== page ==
Judy Miller, Barabara Starr, and an Influx of Intelligence

I’m going to disappoint Jim by not dedicating a full post to Judy Miller’s graceless rant about the AP’s Pulitzer win, in which she whines that the AP hasn’t taken Ray Kelly’s insistence that his NYPD’s spying is legal seriously enough. I already had to fisk Miller’s credulous regurgitation of Ray Kelly’s defense of the NYPD here and then remind her that journalists should be in the business of sorting out false claims from true ones here. Given her past failures to write credibly on the AP’s NYPD series, I trust no one will make the mistake of doing anything but dismissing everything she has to say about the AP series.

But since I’ve already started a post about mouthpieces for those in power, maybe I should take a look at what Miller’s close kin, Barbara Starr, had to say about expanded drone strikes in Yemen.

The lead in Greg Miller’s story on this emphasized how little intelligence we would have on the expanded drone strikes.

The CIA is seeking authority to expand its covert drone campaign in Yemen by launching strikes against terrorism suspects even when it does not know the identities of those who could be killed, U.S. officials said.

Securing permission to use these “signature strikes” would allow the agency to hit targets based solely on intelligence indicating patterns of suspicious behavior, such as imagery showing militants gathering at known al-Qaeda compounds or unloading explosives.

Compare that with the headline and lead in Barbara Starr’s version.

Intel influx leads to increased U.S. strikes in Yemen

The increased pace of counterterrorism strikes in Yemen by U.S. drones and aircraft is a result of what U.S. military and intelligence officials describe as improved intelligence about the leadership of the al Qaeda movement in that country.

Now, Starr doesn’t mention the term “signature strikes” at all in this piece. and technically, she seems to be addressing only the increased pace of strikes that has already happened, not the plans to increase them still more. At that level, this story appears to be a shiny object, one designed to respond to Williams’ story, to try to assert we engage in “surgical targeting” (a term that appears in both stories; it is attributed to a senior Administration official in Miller’s), without addressing the possibility we’ll be targeting based solely on patterns of suspicious behavior soon.

Which leaves the one piece of actual  news in Starr’s report: the claim that we’ve found the new targets as a result of the killing of Anwar al-Awlaki.

The target list of al Qaeda in the Arabian Peninsula terrorists the United States has developed has emerged since an American drone killed Anwar al-Awlaki last year in Yemen. Al-Awlaki was identified as a key operative, and the United States has focused on trying to determine the leadership structure that has emerged since his death.

Now, the entire premise of the Awlaki strike is that he was the guy in AQAP who kept insisting on launching attacks outside of Yemen, targeted at the US (though the government occasionally admitted that Ibrahim al-Asiri liked to do that too, which is good since source have said he was more central to the toner cartridge plot that targeted the US).

Awlaki. The guy.

The claim was you kill him and those in AQAP who want to focus on establishing control over parts of Yemen will have ascendancy. And yet … Starr’s sources still insist that we’re only hitting those with “a ‘direct interest’ in attacking the America.” [sic]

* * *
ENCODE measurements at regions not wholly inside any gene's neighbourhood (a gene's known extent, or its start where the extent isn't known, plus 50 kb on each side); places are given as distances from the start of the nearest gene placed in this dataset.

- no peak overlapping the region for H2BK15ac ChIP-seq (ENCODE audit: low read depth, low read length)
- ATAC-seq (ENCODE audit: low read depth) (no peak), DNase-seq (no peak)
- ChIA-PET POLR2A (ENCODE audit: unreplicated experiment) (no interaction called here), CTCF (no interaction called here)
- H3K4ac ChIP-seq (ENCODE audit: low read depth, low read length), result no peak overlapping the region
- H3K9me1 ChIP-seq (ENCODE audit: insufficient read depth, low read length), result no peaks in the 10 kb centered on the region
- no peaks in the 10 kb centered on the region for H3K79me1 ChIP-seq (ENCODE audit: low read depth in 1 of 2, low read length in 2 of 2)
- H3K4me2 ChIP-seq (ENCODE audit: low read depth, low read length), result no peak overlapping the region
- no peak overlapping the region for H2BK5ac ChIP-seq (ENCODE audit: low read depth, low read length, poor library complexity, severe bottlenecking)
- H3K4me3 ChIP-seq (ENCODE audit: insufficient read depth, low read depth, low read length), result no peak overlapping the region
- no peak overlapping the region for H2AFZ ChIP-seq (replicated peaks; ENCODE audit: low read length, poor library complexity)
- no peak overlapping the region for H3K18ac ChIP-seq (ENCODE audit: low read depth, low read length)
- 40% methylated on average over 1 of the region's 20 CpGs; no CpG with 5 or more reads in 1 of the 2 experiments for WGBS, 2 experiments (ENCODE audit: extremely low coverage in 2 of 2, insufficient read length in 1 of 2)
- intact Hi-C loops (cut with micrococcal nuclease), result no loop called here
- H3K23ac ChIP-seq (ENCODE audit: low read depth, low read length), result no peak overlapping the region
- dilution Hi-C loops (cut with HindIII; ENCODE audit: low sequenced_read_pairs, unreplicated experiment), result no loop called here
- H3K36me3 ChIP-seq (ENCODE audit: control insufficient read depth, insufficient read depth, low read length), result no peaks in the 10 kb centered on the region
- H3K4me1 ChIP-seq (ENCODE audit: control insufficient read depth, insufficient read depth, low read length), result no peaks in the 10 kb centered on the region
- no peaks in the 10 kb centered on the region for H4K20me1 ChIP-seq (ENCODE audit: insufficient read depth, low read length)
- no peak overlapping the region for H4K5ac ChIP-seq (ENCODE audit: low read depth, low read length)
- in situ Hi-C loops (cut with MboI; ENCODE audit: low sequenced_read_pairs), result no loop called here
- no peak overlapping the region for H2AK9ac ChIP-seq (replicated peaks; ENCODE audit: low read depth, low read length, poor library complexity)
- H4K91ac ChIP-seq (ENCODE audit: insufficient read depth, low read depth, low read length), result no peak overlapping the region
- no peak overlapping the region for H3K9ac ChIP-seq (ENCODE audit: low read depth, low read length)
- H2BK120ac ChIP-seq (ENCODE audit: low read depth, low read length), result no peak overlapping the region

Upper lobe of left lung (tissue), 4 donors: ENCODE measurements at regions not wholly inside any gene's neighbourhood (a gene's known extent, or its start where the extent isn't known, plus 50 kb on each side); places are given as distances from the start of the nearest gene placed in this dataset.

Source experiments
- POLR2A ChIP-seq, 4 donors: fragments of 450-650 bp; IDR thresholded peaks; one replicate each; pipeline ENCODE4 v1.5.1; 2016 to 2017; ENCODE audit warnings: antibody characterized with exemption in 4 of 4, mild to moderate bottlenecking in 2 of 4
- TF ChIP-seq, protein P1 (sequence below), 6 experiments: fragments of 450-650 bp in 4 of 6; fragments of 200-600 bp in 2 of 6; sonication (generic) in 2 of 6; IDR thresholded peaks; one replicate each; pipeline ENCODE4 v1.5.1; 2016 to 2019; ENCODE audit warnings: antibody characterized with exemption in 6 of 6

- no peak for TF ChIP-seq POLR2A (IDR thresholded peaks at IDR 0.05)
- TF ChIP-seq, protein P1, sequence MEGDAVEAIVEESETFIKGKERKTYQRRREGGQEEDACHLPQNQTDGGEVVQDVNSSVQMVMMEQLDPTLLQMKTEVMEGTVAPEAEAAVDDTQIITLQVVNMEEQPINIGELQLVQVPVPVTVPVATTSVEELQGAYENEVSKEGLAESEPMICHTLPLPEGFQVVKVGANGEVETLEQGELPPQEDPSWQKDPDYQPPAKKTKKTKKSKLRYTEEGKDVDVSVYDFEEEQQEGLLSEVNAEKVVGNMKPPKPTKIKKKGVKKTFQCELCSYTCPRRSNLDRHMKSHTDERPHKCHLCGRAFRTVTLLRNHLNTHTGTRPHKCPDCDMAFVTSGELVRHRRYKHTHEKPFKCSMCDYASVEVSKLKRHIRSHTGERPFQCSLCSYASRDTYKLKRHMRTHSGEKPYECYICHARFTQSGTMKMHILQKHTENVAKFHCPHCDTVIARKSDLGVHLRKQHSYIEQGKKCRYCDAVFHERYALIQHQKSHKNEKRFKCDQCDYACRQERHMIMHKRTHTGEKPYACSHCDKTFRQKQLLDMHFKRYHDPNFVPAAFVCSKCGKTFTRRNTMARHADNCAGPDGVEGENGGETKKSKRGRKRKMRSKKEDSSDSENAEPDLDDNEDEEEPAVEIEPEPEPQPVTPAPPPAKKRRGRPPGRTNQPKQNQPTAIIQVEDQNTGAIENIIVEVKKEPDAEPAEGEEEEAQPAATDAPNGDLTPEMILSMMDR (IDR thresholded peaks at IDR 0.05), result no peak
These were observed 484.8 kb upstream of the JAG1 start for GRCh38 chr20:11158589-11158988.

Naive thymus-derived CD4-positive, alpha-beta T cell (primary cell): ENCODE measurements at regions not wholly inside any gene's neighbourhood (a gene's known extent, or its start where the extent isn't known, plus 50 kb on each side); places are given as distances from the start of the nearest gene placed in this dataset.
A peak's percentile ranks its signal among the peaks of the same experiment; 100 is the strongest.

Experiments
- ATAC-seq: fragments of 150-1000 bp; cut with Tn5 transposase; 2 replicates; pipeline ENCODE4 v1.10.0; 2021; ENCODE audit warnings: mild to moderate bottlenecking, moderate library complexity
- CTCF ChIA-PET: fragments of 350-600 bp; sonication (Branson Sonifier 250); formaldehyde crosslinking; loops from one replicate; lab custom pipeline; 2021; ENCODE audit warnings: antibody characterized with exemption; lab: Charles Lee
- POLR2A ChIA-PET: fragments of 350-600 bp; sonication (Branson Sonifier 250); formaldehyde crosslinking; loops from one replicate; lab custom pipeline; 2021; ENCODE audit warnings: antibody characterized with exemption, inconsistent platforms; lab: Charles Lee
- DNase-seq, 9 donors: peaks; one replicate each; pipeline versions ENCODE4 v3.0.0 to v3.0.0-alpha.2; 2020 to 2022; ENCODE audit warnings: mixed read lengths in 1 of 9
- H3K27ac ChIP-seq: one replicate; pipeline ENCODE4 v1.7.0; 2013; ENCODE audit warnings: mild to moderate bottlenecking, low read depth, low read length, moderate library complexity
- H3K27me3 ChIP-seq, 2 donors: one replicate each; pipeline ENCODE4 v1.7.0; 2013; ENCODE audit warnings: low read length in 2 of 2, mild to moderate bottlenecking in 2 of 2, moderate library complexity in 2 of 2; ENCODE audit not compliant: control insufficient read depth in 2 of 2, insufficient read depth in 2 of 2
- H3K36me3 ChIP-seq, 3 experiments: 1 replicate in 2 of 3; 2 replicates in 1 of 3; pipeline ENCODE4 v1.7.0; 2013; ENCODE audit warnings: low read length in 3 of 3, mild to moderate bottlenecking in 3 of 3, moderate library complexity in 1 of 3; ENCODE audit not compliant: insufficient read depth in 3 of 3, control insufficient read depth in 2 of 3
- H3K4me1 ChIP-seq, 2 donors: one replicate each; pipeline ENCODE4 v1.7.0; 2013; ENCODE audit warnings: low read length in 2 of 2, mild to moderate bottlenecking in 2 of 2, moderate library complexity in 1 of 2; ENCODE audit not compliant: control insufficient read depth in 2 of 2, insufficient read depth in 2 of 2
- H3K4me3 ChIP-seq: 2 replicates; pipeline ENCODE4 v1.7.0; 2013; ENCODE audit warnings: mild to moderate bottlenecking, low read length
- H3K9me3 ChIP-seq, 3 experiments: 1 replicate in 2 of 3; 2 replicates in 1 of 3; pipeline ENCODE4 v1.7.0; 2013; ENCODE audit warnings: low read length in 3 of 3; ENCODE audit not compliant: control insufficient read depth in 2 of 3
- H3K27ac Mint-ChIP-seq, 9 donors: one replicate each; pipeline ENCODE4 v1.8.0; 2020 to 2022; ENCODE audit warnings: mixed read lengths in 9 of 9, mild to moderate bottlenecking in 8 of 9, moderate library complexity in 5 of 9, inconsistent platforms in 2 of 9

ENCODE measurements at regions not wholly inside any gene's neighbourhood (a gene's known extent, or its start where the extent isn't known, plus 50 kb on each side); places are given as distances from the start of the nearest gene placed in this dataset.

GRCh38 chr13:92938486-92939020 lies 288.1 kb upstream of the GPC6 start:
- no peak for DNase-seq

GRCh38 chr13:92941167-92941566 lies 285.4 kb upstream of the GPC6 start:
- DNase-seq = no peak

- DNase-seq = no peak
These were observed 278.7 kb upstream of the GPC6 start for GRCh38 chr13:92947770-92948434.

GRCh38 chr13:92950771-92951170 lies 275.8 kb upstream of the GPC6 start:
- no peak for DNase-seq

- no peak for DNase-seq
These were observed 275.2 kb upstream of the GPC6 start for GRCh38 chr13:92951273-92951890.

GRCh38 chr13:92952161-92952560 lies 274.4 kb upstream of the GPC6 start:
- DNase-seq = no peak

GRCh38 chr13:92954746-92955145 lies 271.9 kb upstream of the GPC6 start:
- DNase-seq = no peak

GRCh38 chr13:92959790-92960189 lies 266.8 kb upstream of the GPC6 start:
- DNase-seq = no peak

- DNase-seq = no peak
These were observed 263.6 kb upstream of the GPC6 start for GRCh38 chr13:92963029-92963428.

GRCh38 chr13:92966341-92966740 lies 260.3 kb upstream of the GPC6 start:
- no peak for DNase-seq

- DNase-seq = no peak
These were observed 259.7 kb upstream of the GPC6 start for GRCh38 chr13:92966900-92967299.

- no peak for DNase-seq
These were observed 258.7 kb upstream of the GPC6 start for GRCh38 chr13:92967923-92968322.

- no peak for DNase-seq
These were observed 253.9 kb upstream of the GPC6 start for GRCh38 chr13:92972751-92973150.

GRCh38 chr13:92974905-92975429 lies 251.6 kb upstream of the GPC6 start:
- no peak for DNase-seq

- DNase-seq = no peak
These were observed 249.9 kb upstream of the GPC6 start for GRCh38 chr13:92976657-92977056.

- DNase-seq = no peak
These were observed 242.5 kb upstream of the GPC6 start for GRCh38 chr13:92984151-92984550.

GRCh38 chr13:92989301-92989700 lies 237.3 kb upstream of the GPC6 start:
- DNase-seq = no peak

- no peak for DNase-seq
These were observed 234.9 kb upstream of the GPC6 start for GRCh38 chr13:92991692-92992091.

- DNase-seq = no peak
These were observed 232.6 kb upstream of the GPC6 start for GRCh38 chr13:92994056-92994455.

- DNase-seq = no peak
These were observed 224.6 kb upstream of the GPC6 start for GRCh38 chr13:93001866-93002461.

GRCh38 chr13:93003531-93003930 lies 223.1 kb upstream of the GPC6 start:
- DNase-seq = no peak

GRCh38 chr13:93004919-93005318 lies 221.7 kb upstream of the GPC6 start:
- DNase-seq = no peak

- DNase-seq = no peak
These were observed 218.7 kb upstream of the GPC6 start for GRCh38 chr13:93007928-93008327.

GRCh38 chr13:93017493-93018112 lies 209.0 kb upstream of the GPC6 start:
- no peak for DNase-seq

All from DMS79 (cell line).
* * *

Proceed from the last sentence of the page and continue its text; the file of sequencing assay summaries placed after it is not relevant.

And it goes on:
In short, in addition to the debate in the Administration over whether to start killing bearded men with guns in Yemen because they look dangerous, Starr seems to have unwittingly documented how the goalposts on “direct interest in attacking the America” [sic] have moved.

And that, my friends, is apparently what constitutes an influx of intelligence.

Update: Edited for clarity.

Marcy has been blogging full time since 2007. She’s known for her live-blogging of the Scooter Libby trial, her discovery of the number of times Khalid Sheikh Mohammed was waterboarded, and generally for her weedy analysis of document dumps.

Marcy Wheeler is an independent journalist writing about national security and civil liberties. She writes as emptywheel at her eponymous blog, publishes at outlets including the Guardian, Salon, and the Progressive, and appears frequently on television and radio. She is the author of Anatomy of Deceit, a primer on the CIA leak investigation, and liveblogged the Scooter Libby trial.

Marcy has a PhD from the University of Michigan, where she researched the “feuilleton,” a short conversational newspaper form that has proven important in times of heightened censorship. Before and after her time in academics, Marcy provided documentation consulting for corporations in the auto, tech, and energy industries. She lives with her spouse and dog in Grand Rapids, MI.

15 replies
  1. PeasantParty says:

    Excellent reporting, EW. Call out the Propagandists and let everyone know they are lying to Americans.

    As I have been reading the updates from you and Jim on the Yemen situation I kept thinking that I remembered some kind of agreement with them. So first I went to the State Dept.:
    http://www.state.gov/r/pa/ei/bgn/35836.htm

    After that I went to other links in my search and this one caught my eye: http://www.worldtribune.com/worldtribune/WTARC/2009/me_yemen0880_11_11.asp If you can read that one, good for you. It appears to be like a FOIA document.

    This one gives the Yemen Leader and his family complete immunity while the US and it’s Military do whatever they wish in the country: http://www.wsws.org/articles/2011/dec2011/yeme-d02.shtml

    So they did sign an agreement with the US Military as seen in this link too: http://www.eagleworldnews.com/2009/11/11/us-yemen-sign-military-cooperation-agreement/

    Could the CIA be attempting to get the same or a similar agreement? Maybe the CIA and the Military are butting heads with intelligence and Drone usage?

    Judy Miller and Starr won’t tell us because they never bother to investigate.

  2. harpie says:

    I don’t watch CNN or know anything about its personel. It seems weird that Barbara Starr calls the Department of Defense the Defense Ministry.

    Starr: “According to two Defense Ministry officials, at least 11 U.S. attacks were conducted on Yemeni soil over the past week alone.”

    So, there were 11 US drone “attacks”, five of which killed six suspected al Qaeda militants.

    Did these five “attacks” hit nothing else? Did the remaining six “attacks” hit nothing at all?

  3. pdaly says:

    Just to clarify definitions.

    We’ve seen drone strikes in the recent past that were “personality” strikes–the extra-judicial assassinations of pre-indentified, named people that the US President or the president’s minions/cooperating heads of state claimed is a terrorist.